# 17 Ideas for Teaching Slope

I meet with new teachers weekly to discuss teaching strategies, tips, and lesson planning. This week the conversation turned to our next lesson which will be Slope of a line. Slope is a crucial topic for both middle school and high school students.

Slope forms the basis for writing equations and graphing. Without an understanding of what it is and how to calculate it, the rest of the semester (and year) becomes much more difficult for students and teachers. Even though my pacing allows two days (what are they thinking????) for learning slope, students need much more than this to truly understand the calculation part of it.

Why do students have such a difficult time? In my experience, they automatically distrust anything that resembles a fraction. The slope formula looks like a fraction. I describe it to students as a ratio, a proportion, a shorthand for two calculations—I do not use the f-word. If I do, I have lost students already.

Slope, as difficult as it is for students, is actually an activity-rich content for teachers. There are a multitude of ways of teaching and reaching students that will appeal to a variety of different learning modalities.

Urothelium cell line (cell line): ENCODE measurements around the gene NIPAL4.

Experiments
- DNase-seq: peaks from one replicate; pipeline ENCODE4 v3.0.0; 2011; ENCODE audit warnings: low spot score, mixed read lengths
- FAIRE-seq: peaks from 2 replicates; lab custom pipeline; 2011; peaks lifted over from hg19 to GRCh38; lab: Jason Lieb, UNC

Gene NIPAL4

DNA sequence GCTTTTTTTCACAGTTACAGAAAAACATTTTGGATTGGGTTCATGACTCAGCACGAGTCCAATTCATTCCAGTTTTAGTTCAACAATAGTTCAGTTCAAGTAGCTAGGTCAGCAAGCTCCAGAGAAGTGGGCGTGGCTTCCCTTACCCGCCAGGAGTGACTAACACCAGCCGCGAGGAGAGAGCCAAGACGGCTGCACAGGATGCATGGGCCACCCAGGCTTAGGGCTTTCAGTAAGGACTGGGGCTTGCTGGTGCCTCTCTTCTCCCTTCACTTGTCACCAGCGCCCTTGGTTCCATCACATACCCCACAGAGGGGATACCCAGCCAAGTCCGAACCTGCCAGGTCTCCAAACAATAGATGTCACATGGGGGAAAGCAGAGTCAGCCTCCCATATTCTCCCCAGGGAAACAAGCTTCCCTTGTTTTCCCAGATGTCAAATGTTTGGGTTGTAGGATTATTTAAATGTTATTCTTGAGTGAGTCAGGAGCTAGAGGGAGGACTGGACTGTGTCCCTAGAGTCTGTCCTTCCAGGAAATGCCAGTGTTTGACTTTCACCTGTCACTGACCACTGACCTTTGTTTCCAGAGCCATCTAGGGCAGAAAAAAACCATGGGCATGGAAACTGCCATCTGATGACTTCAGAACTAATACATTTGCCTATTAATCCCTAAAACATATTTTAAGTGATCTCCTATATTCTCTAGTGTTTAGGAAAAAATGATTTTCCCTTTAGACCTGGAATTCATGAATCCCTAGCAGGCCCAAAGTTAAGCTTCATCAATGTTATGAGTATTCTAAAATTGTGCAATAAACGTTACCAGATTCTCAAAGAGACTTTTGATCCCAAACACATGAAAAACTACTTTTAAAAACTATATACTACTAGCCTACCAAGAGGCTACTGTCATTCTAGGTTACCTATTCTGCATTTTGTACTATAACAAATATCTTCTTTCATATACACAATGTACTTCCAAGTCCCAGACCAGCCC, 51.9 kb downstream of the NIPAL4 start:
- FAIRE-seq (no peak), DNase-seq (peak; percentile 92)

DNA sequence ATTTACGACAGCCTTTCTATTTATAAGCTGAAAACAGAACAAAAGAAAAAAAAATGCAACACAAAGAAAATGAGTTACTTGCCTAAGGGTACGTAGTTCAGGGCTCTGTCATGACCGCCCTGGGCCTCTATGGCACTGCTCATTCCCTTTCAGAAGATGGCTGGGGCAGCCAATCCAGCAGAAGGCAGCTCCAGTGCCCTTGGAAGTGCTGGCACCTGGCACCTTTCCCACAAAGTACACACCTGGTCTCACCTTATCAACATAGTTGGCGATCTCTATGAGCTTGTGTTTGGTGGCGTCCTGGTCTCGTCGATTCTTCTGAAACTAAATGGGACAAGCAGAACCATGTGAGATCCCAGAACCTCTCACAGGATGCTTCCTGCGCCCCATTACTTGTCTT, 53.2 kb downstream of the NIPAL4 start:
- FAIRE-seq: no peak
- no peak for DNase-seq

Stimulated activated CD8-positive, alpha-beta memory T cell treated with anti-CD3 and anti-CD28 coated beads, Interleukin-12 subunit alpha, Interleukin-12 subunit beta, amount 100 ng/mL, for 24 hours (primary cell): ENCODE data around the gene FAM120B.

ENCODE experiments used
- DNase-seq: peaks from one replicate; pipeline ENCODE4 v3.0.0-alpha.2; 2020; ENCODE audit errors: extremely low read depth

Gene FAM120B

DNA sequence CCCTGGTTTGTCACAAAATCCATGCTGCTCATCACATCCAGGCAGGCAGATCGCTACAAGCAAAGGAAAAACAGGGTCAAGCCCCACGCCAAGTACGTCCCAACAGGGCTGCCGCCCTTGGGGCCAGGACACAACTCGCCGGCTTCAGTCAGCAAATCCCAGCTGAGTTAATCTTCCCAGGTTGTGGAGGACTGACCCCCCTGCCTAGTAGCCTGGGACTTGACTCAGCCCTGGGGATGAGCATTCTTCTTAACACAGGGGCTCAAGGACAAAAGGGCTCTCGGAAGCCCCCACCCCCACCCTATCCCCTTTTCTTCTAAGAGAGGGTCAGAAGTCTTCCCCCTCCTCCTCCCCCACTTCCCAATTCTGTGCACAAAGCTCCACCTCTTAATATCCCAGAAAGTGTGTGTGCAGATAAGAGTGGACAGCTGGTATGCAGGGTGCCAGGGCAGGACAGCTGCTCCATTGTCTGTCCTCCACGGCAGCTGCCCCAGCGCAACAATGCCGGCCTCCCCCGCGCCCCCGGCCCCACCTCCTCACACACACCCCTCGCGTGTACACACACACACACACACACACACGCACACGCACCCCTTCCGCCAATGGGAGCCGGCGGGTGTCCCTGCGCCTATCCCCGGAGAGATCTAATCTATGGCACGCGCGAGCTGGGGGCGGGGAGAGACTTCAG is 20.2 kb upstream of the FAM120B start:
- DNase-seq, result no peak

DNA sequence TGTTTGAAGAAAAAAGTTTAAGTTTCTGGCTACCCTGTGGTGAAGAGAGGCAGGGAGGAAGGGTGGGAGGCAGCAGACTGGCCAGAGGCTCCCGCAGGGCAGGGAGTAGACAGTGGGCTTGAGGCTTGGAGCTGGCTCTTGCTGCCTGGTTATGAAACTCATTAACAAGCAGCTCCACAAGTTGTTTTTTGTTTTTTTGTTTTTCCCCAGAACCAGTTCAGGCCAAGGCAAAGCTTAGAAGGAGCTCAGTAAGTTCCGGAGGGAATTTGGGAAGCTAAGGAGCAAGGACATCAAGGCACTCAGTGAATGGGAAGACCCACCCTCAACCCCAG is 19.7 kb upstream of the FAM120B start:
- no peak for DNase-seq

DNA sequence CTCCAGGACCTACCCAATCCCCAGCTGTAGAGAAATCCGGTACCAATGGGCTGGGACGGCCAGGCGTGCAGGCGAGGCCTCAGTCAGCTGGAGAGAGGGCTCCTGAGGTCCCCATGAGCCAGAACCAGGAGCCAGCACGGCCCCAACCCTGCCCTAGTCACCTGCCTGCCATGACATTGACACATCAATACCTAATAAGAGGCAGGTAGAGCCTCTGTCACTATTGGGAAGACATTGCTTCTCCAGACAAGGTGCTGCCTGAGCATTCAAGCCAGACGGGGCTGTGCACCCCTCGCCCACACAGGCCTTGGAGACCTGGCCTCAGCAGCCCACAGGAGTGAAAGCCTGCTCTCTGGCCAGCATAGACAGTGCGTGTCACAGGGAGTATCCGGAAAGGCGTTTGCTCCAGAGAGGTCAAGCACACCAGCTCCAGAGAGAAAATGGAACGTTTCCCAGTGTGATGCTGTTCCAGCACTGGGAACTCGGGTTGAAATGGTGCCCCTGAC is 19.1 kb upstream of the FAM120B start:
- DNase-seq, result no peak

I sometimes use a video as part of my warm-up (also called bell ringers, do-nows) process at the beginning of each period. When I show a video, I also include a quick write.

In this case, I might ask students to tell me what they know about the slope. Then I show the video and ask them to update what they know about slope now. This is a great assessment to know what your students remember as well as being a way to activate their prior learning.

In our curriculum, the unit with slope follows the unit on Arithmetic Sequences. We have noticed patterns, written rules, found terms and completed tables for terms. The next step in my classroom, because it follows logically, is to find slope from tables.

This is the way I teach students to use tables to find slope. I avoid using the formula until my students are familiar with the “fraction” of slope.

I use this activity of matching cards to have students make posters. Whenever I use a new activity in class, I always do the first one or two with students so they understand the process I use. They may think differently, and that is fine, but I give students a framework to complete work if they need one. Matching cards are great for differentiating, you place students in pairs (or small groups) and just use part of the cards. You can have them show their thinking right on the poster.

If you have devices in your classroom (iPad, Chrome Books, Laptops, etc), using online practice with instant feedback makes life easier. These 40 cards usually take the average student 20 minutes to practice and can be used at home for homework. More about Boom Cards